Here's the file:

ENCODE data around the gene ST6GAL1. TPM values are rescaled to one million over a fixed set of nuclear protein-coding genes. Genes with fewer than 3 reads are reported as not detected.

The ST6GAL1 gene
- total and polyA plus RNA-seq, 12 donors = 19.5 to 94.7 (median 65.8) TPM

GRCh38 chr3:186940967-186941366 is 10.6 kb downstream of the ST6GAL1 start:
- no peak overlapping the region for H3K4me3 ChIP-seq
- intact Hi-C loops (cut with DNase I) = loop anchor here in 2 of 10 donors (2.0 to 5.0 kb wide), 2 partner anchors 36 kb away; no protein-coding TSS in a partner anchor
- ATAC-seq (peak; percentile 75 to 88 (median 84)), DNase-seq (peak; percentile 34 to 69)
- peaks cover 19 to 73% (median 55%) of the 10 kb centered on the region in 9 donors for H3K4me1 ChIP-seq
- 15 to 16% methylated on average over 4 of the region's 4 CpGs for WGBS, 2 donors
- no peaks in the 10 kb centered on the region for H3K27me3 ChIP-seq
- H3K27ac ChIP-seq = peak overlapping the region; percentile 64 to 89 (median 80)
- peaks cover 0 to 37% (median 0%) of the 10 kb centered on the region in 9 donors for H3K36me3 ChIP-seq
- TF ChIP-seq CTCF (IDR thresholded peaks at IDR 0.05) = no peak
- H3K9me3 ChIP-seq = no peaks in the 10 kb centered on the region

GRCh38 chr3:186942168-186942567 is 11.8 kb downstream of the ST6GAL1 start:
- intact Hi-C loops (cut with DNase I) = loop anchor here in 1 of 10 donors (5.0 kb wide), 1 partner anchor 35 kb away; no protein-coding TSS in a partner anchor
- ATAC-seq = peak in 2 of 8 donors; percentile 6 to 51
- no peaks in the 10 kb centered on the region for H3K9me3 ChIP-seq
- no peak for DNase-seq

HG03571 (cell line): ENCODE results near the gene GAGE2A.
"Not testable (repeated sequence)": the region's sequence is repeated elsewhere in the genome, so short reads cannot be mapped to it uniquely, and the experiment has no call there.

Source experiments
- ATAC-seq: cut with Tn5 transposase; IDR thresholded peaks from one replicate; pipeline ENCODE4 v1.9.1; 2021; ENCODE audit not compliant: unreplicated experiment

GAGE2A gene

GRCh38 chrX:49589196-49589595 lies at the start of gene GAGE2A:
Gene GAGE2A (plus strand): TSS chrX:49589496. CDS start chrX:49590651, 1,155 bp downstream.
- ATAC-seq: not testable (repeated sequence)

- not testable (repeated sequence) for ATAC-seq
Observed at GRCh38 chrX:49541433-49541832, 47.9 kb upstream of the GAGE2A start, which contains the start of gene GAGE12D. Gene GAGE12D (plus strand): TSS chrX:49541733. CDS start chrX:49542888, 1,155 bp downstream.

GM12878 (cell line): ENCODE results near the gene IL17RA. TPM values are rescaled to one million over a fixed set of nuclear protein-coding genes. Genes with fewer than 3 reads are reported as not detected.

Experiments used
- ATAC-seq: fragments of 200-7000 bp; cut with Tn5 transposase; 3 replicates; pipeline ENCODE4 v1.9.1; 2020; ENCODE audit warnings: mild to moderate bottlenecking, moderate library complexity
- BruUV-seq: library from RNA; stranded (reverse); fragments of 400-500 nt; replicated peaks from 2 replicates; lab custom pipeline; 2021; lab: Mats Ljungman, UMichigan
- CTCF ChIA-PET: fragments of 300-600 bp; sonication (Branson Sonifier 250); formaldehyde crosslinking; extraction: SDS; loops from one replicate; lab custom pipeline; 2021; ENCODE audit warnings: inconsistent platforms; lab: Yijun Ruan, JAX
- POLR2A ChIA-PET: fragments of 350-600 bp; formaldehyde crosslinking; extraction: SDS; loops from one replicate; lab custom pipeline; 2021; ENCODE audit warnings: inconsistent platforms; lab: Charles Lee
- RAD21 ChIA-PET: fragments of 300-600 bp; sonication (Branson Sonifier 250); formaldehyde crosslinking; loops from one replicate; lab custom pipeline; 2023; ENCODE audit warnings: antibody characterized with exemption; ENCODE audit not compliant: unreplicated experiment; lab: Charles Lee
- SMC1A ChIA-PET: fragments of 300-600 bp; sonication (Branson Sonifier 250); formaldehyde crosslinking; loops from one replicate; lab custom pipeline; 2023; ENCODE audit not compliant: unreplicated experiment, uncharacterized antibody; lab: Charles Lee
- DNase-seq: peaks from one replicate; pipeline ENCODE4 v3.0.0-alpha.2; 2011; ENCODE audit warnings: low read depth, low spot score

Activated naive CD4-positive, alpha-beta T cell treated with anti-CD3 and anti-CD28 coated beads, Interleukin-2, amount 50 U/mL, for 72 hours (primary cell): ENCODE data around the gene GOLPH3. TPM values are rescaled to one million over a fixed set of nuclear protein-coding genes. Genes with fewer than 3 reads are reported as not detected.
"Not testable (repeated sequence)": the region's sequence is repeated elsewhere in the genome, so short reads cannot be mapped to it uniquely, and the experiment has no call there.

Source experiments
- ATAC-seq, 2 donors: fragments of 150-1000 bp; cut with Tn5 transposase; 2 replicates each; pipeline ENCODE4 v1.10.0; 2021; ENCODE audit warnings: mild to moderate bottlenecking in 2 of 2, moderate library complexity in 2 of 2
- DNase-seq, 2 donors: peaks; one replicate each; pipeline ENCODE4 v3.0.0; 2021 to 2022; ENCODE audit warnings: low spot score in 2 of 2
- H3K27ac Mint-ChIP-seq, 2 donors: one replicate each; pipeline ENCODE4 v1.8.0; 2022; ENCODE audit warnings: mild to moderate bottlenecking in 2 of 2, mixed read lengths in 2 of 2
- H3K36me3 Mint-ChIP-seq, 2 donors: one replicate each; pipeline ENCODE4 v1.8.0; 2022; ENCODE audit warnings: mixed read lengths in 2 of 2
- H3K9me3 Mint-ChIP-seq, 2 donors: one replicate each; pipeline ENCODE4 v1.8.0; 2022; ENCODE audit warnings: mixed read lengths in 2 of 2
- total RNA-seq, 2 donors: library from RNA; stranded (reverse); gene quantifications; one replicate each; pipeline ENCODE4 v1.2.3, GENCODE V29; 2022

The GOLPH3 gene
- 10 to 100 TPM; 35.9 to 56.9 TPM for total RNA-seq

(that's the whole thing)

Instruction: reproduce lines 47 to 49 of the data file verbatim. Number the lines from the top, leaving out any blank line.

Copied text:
- total RNA-seq, 2 donors: library from RNA; stranded (reverse); gene quantifications; one replicate each; pipeline ENCODE4 v1.2.3, GENCODE V29; 2022

The GOLPH3 gene
- 10 to 100 TPM; 35.9 to 56.9 TPM for total RNA-seq